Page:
Ligon Duncan on the Minimum Age of an Elder

In this video, Ligon Duncan offers a variety of insights on the age at which a man can be ordained as an elder. He differentiates between chronological age and someone’s maturity in Christ, suggesting the need for a church to spend time digging deep into a young man’s life before ordaining him, allowing him to experience more of life, and not hastily pressing him toward ordination due to our culture’s idolization of youth.

People often ask how young a person should be before he’s an elder of the church. I was ordained as an elder in the church right at 30 years old. And I think that you have to ask the question chronologically, but you also have to answer the question from a maturity standpoint. And the fact of the matter is there are some people that are mature at a younger age than others, and so you need to be able to observe the life, the conduct, and the heart of a person before you can determine whether there’s a sufficient biblical, gospel maturity in a person’s life to be an elder.

One of my ministers was ordained in his mid-20s, and I think, from a spiritual maturity standpoint, he was 45 when he was 25 years old. But he stands out to me as an anomaly. Few guys have that kind of maturity at his age. We live in a day and age that where youth is worshipped and idolized. So, we need to be careful that we’re not laying hands on a person too quickly. Paul’s instruction is “Don’t lay hands on a novice” (1 Tim. 5:22). Now, what “novice” means, you’re going to have to do some work on that, but it certainly means on a person who has not lived the Christian life long enough yet to be ready to help others live the Christian life. And after all, that’s what elders are for. Elders are simply people who devote their lives to help other believers live the Christian life better, and you must have some experience in living the Christian life before you’re able to do that. And frankly, the more experience you have, the better.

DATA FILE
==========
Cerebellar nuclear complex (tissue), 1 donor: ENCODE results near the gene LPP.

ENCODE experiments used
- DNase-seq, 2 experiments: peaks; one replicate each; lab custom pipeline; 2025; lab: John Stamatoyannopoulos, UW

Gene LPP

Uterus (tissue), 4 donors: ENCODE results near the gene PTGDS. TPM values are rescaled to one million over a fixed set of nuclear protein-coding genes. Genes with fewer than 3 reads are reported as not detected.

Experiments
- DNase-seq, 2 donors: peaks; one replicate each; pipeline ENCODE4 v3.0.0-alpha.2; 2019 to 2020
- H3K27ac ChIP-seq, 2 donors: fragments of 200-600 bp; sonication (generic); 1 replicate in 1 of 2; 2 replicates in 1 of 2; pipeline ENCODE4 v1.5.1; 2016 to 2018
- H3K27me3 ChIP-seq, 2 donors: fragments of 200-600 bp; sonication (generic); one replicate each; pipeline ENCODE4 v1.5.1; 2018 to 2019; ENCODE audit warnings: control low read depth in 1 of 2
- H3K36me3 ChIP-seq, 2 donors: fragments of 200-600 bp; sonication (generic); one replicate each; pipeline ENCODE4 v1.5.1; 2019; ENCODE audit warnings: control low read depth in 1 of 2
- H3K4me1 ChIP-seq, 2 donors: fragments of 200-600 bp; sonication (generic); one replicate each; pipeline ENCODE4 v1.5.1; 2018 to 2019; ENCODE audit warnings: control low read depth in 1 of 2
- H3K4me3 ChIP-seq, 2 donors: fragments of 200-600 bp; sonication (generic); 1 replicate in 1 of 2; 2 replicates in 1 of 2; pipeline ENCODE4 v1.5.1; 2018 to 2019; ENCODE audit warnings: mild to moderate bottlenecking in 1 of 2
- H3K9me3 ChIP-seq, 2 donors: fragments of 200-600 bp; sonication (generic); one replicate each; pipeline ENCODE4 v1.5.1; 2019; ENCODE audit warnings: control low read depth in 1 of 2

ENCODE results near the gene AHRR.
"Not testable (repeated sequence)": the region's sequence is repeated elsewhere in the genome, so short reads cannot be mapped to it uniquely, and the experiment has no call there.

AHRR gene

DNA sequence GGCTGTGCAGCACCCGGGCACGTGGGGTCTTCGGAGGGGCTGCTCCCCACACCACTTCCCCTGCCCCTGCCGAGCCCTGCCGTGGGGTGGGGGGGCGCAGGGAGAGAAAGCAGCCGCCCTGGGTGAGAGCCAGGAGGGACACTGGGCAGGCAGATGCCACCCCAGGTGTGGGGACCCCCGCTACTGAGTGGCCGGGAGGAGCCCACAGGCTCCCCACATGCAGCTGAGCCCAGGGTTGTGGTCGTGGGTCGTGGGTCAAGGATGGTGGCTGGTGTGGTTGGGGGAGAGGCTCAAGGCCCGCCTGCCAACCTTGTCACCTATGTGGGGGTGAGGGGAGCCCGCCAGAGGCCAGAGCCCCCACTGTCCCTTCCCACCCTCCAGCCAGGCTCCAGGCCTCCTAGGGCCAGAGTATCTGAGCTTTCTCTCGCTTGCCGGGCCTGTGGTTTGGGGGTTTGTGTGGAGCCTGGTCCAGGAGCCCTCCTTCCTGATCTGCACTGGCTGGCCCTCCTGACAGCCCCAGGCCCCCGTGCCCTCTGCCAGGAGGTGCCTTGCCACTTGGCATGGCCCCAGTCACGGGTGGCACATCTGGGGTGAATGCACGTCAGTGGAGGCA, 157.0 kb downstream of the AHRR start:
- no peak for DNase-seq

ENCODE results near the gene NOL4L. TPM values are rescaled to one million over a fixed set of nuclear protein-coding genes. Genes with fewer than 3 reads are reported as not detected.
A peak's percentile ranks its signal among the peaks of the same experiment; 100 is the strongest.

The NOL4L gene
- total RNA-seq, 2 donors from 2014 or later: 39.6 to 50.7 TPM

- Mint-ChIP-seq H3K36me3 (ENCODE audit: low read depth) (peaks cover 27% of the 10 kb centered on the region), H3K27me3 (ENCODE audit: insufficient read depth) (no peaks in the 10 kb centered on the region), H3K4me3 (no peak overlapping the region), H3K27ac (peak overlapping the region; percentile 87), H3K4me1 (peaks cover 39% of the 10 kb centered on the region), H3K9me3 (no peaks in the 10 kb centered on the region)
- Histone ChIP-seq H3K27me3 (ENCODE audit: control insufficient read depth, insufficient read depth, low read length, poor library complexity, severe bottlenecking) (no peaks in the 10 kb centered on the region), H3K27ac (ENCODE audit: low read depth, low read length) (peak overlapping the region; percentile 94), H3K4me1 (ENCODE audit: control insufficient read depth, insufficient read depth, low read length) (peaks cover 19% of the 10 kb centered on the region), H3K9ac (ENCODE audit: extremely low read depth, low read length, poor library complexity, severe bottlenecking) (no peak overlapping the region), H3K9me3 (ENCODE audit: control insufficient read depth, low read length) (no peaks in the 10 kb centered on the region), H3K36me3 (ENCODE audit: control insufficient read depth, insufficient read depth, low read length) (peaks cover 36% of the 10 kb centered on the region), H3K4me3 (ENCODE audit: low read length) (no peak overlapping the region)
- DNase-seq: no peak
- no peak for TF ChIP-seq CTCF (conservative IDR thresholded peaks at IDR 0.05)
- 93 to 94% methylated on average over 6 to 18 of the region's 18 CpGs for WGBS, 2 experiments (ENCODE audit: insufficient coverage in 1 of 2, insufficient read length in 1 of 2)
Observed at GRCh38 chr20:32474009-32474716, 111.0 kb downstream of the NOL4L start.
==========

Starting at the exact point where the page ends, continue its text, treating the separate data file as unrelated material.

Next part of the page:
I was ordained as an elder before I was married. There is no question that I was a better elder after I was married and had children than before I was married. You have to take into consideration life experiences. I know brothers like John Stott who were never married, who were more mature as a single man about dealing with family things than I probably am now. So there are all sorts of life factors that you have to take into consideration when you’re laying hands on a man for the eldership. But the rule that Paul gives is simply this, “Don’t do it too quickly.”